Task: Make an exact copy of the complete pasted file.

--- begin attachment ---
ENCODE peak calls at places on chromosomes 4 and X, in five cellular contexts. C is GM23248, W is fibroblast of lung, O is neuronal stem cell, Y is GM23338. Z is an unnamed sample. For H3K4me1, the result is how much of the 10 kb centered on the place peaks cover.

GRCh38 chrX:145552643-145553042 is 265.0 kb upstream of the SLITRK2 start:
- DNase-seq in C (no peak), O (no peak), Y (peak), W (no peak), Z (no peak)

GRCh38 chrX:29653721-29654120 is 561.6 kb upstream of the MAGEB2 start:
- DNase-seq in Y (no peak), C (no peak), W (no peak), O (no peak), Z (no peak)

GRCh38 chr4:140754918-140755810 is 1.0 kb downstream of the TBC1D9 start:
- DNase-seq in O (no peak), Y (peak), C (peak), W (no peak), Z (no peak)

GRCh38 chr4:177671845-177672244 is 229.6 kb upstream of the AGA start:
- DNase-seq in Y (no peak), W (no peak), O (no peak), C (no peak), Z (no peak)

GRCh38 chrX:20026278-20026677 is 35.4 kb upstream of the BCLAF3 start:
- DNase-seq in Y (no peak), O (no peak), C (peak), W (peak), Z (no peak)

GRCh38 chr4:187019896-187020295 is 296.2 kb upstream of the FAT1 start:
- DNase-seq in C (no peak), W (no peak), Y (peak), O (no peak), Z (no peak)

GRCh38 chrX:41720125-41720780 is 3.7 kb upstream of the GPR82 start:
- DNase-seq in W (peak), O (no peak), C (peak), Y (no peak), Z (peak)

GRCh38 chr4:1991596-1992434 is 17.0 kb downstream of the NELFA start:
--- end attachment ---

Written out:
ENCODE peak calls at places on chromosomes 4 and X, in five cellular contexts. C is GM23248, W is fibroblast of lung, O is neuronal stem cell, Y is GM23338. Z is an unnamed sample. For H3K4me1, the result is how much of the 10 kb centered on the place peaks cover.

GRCh38 chrX:145552643-145553042 is 265.0 kb upstream of the SLITRK2 start:
- DNase-seq in C (no peak), O (no peak), Y (peak), W (no peak), Z (no peak)

GRCh38 chrX:29653721-29654120 is 561.6 kb upstream of the MAGEB2 start:
- DNase-seq in Y (no peak), C (no peak), W (no peak), O (no peak), Z (no peak)

GRCh38 chr4:140754918-140755810 is 1.0 kb downstream of the TBC1D9 start:
- DNase-seq in O (no peak), Y (peak), C (peak), W (no peak), Z (no peak)

GRCh38 chr4:177671845-177672244 is 229.6 kb upstream of the AGA start:
- DNase-seq in Y (no peak), W (no peak), O (no peak), C (no peak), Z (no peak)

GRCh38 chrX:20026278-20026677 is 35.4 kb upstream of the BCLAF3 start:
- DNase-seq in Y (no peak), O (no peak), C (peak), W (peak), Z (no peak)

GRCh38 chr4:187019896-187020295 is 296.2 kb upstream of the FAT1 start:
- DNase-seq in C (no peak), W (no peak), Y (peak), O (no peak), Z (no peak)

GRCh38 chrX:41720125-41720780 is 3.7 kb upstream of the GPR82 start:
- DNase-seq in W (peak), O (no peak), C (peak), Y (no peak), Z (peak)

GRCh38 chr4:1991596-1992434 is 17.0 kb downstream of the NELFA start: